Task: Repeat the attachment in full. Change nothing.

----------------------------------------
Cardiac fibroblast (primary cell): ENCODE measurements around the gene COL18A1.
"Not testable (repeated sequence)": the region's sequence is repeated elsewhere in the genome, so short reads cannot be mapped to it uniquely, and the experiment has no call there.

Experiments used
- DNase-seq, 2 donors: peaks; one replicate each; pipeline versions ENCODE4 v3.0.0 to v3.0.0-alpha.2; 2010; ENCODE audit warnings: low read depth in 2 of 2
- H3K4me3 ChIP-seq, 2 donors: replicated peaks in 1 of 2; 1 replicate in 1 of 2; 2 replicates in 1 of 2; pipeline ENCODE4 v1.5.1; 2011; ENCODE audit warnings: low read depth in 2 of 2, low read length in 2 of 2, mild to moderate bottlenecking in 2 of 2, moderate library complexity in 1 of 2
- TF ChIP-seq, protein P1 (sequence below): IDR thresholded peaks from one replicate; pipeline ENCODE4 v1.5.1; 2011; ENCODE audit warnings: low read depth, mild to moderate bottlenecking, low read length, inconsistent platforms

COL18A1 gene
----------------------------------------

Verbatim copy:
Cardiac fibroblast (primary cell): ENCODE measurements around the gene COL18A1.
"Not testable (repeated sequence)": the region's sequence is repeated elsewhere in the genome, so short reads cannot be mapped to it uniquely, and the experiment has no call there.

Experiments used
- DNase-seq, 2 donors: peaks; one replicate each; pipeline versions ENCODE4 v3.0.0 to v3.0.0-alpha.2; 2010; ENCODE audit warnings: low read depth in 2 of 2
- H3K4me3 ChIP-seq, 2 donors: replicated peaks in 1 of 2; 1 replicate in 1 of 2; 2 replicates in 1 of 2; pipeline ENCODE4 v1.5.1; 2011; ENCODE audit warnings: low read depth in 2 of 2, low read length in 2 of 2, mild to moderate bottlenecking in 2 of 2, moderate library complexity in 1 of 2
- TF ChIP-seq, protein P1 (sequence below): IDR thresholded peaks from one replicate; pipeline ENCODE4 v1.5.1; 2011; ENCODE audit warnings: low read depth, mild to moderate bottlenecking, low read length, inconsistent platforms

COL18A1 gene